Friday, July 13, 2007
This presentation is part of : Community-Based Care Initiatives
Sense of Coherence and Recovery from Depression
Ingela Skärsäter, PhD1, Mary Kay Rayens, PhD2, Ann R. Peden, ARNP-CS, DSN2, Lynne A. Hall, RN, DrPH2, and Mei Zhang, MSN, MPH, RN2. (1) Faculty of Health and Caring Sciences, Institute of Nursing, Göteborg University, SE 405 30 Göteborg, Sweden, Sweden, (2) College of Nursing, University of Kentucky, Lexington, KY, USA
Learning Objective #1: define the construct of sense of coherence.
Learning Objective #2: discuss the implications of improvement of sense of coherence in patients with a first-time diagnosis of depression.

Background:  Sense of coherence (SOC) is associated with resilience and positive perception of physical and mental health.
Aim:  A 4-year follow-up of adults receiving treatment for a first episode of major depression (DSM-IV) was conducted to determine whether sense of coherence changes over time and if this construct is associated with depressive symptoms, aggression, and functional status.  
Methods:  Patients (N = 33) receiving usual care (medication and/or psychotherapy/counseling) completed semi-structured interviews every six months starting at diagnosis. Data were collected between 1998-2004 using: the Montgomery-Asberg Depression Rating Scale; the Aggression Questionnaire; the Global Assessment of Functioning; and the Medical Outcomes Study Short Form-36.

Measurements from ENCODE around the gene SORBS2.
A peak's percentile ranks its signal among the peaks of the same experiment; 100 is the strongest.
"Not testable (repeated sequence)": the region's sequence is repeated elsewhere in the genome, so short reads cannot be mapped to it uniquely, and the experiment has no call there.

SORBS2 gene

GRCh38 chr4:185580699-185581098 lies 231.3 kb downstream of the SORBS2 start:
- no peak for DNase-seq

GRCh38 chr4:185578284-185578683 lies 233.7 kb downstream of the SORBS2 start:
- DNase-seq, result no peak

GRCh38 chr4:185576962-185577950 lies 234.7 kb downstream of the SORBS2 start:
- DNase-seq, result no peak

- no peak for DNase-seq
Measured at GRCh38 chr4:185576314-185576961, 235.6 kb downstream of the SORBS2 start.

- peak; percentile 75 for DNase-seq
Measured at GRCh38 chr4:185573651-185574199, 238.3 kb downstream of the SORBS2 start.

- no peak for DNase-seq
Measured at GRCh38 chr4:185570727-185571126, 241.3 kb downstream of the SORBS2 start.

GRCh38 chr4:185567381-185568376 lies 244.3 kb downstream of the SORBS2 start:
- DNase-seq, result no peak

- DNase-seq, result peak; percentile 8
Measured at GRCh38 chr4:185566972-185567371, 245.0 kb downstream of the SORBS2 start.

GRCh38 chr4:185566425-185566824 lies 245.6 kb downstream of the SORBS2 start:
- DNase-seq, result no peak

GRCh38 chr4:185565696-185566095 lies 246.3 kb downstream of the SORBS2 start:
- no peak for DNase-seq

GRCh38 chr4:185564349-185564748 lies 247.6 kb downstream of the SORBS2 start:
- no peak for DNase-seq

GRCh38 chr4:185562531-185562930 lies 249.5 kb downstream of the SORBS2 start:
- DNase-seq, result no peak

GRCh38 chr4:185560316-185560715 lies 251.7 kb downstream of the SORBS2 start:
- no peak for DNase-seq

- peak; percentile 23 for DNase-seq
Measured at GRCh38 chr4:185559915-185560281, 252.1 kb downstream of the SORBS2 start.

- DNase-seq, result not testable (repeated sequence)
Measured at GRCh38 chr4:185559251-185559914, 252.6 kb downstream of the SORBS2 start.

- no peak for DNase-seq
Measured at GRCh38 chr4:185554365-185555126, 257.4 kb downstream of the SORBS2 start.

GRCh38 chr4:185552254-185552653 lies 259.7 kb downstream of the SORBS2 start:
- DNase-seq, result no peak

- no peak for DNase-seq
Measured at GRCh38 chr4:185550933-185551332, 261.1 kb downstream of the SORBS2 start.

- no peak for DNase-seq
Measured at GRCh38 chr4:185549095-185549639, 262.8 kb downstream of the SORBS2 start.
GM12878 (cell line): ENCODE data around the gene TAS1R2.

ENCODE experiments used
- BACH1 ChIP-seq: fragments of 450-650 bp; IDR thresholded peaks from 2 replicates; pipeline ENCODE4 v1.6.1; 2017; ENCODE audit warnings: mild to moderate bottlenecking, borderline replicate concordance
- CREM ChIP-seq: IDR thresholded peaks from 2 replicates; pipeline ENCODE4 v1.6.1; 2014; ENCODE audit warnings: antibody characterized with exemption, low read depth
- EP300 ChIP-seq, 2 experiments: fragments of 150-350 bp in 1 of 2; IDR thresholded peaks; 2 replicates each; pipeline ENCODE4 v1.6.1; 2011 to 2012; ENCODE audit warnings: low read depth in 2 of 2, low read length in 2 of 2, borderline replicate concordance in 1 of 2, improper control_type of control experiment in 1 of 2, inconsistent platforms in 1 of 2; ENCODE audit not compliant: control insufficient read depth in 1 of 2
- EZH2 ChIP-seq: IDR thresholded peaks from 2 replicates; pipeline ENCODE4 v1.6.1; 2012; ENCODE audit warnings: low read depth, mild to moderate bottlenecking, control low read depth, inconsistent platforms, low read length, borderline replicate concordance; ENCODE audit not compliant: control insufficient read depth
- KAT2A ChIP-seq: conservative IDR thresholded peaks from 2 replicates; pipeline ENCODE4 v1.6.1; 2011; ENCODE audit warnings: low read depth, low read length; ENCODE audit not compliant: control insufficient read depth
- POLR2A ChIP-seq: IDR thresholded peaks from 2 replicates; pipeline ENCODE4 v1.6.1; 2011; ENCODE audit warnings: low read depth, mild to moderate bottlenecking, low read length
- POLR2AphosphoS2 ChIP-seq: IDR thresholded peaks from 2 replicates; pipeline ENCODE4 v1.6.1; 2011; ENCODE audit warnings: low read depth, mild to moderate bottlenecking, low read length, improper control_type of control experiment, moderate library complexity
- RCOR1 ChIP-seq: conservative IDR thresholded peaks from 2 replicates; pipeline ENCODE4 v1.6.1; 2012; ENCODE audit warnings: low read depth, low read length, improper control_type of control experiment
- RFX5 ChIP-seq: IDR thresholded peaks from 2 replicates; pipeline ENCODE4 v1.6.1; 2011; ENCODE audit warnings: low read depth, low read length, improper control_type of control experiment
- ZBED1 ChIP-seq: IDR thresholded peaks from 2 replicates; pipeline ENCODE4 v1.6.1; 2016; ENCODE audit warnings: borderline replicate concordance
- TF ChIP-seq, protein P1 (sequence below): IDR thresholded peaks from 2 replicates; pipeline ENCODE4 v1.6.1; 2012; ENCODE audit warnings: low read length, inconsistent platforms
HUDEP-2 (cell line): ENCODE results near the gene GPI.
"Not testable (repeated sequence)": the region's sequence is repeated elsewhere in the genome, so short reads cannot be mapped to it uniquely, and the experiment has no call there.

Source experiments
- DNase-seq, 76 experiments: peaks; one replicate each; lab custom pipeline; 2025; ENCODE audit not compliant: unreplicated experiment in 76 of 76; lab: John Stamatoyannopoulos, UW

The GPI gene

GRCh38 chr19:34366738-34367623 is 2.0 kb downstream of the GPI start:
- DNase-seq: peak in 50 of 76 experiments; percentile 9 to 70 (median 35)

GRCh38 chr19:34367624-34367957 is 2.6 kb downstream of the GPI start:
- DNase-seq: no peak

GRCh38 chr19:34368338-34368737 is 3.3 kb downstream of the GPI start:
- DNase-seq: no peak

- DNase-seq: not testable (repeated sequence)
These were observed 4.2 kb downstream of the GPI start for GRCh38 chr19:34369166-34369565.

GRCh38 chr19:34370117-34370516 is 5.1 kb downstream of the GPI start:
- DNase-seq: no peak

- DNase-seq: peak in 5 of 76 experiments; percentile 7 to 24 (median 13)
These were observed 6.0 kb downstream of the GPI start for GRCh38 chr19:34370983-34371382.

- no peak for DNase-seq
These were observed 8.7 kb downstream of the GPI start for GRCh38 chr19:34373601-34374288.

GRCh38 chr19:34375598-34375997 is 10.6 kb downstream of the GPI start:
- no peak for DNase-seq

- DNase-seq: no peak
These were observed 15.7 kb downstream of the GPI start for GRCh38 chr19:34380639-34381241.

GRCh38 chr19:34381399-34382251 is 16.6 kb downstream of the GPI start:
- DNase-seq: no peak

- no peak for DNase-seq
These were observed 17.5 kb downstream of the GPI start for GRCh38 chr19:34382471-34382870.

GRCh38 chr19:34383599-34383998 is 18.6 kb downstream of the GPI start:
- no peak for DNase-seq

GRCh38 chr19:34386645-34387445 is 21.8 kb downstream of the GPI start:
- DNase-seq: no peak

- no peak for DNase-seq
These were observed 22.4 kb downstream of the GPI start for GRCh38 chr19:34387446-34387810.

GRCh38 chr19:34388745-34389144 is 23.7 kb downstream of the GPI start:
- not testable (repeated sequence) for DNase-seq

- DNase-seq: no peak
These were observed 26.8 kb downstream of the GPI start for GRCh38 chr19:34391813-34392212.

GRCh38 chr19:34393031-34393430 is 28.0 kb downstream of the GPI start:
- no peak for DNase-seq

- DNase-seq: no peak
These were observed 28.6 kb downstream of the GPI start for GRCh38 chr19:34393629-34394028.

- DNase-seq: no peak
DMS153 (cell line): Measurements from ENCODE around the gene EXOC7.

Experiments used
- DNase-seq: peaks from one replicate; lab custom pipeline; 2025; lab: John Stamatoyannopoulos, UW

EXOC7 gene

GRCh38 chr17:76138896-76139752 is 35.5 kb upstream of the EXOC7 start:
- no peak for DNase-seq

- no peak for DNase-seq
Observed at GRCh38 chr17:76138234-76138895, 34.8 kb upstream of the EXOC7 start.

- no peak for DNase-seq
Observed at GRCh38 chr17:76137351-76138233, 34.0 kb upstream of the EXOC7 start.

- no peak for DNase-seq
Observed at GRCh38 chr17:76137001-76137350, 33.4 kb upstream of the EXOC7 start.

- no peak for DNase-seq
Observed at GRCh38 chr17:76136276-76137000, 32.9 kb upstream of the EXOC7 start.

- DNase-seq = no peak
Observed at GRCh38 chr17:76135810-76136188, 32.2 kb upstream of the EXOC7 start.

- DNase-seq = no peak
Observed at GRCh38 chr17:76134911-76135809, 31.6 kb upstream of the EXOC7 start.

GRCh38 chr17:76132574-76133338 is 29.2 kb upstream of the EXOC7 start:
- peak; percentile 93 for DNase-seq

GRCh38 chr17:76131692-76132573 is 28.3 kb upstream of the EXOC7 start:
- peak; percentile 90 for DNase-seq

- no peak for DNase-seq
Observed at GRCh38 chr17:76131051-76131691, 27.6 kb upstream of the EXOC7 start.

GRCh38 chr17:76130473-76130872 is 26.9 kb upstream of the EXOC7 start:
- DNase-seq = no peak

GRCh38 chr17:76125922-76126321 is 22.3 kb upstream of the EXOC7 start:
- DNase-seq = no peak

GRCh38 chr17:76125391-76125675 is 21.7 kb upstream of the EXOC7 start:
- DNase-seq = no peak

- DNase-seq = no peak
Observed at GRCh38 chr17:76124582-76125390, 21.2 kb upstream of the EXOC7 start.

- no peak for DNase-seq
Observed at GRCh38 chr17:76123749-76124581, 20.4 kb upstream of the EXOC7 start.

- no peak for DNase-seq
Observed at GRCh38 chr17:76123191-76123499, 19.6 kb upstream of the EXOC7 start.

Results:  At baseline, SOC was negatively correlated with total aggression (r=-.45. p=.009) and AQ hostility (r=-.73, p<.0001); SOC was unrelated to depressive symptoms or functional status. SOC increased over time (F=6.3, p<.0001). At the 4-year follow-up, SOC was inversely related to depressive symptoms (r=-.60, p=.006), total aggression (r=-.65, p=.002), and AQ anger (r=-.52, p=.02) and hostility (r=-.77, p<.0001). It was positively associated with the GAF (r=.64, p=.002) and SF-36 physical and mental health components (r=.74, p=.0004 and r=.72, p=.0007, respectively).
Discussion:  Improvement in SOC occurs in response to treatment of depression. The finding that depressive symptoms and functional status were not correlated with SOC at baseline but were significantly associated following treatment demonstrates that SOC is related to outcomes that are changing as a result of the therapy, regardless of the patient’s SOC level upon diagnosis. Treating depressive symptoms may have the added benefit of bolstering sense of coherence and may enhance the individual’s ability to manage stressful situations or change their response to stressors.